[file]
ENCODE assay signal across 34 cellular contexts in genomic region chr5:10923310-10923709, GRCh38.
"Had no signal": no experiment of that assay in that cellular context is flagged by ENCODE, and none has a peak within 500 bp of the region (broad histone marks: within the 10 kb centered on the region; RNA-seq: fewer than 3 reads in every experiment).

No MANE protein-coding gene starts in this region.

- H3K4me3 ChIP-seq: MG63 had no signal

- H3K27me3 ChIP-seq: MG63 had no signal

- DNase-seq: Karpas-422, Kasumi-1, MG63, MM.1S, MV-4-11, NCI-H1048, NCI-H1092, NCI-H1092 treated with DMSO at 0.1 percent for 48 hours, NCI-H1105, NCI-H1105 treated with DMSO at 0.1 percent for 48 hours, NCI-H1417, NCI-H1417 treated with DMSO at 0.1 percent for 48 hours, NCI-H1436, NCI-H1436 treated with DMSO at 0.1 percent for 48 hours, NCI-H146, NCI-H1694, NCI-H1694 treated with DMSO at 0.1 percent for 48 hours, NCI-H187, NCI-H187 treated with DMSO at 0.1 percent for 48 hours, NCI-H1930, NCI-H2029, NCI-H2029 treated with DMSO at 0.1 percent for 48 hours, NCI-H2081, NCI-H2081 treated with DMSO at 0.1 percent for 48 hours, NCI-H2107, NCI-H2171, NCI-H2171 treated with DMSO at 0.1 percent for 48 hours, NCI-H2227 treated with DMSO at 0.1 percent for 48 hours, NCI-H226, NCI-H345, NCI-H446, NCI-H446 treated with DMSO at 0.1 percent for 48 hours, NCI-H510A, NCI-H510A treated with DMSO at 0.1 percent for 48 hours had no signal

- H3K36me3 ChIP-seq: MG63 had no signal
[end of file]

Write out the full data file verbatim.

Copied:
ENCODE assay signal across 34 cellular contexts in genomic region chr5:10923310-10923709, GRCh38.
"Had no signal": no experiment of that assay in that cellular context is flagged by ENCODE, and none has a peak within 500 bp of the region (broad histone marks: within the 10 kb centered on the region; RNA-seq: fewer than 3 reads in every experiment).

No MANE protein-coding gene starts in this region.

- H3K4me3 ChIP-seq: MG63 had no signal

- H3K27me3 ChIP-seq: MG63 had no signal

- DNase-seq: Karpas-422, Kasumi-1, MG63, MM.1S, MV-4-11, NCI-H1048, NCI-H1092, NCI-H1092 treated with DMSO at 0.1 percent for 48 hours, NCI-H1105, NCI-H1105 treated with DMSO at 0.1 percent for 48 hours, NCI-H1417, NCI-H1417 treated with DMSO at 0.1 percent for 48 hours, NCI-H1436, NCI-H1436 treated with DMSO at 0.1 percent for 48 hours, NCI-H146, NCI-H1694, NCI-H1694 treated with DMSO at 0.1 percent for 48 hours, NCI-H187, NCI-H187 treated with DMSO at 0.1 percent for 48 hours, NCI-H1930, NCI-H2029, NCI-H2029 treated with DMSO at 0.1 percent for 48 hours, NCI-H2081, NCI-H2081 treated with DMSO at 0.1 percent for 48 hours, NCI-H2107, NCI-H2171, NCI-H2171 treated with DMSO at 0.1 percent for 48 hours, NCI-H2227 treated with DMSO at 0.1 percent for 48 hours, NCI-H226, NCI-H345, NCI-H446, NCI-H446 treated with DMSO at 0.1 percent for 48 hours, NCI-H510A, NCI-H510A treated with DMSO at 0.1 percent for 48 hours had no signal

- H3K36me3 ChIP-seq: MG63 had no signal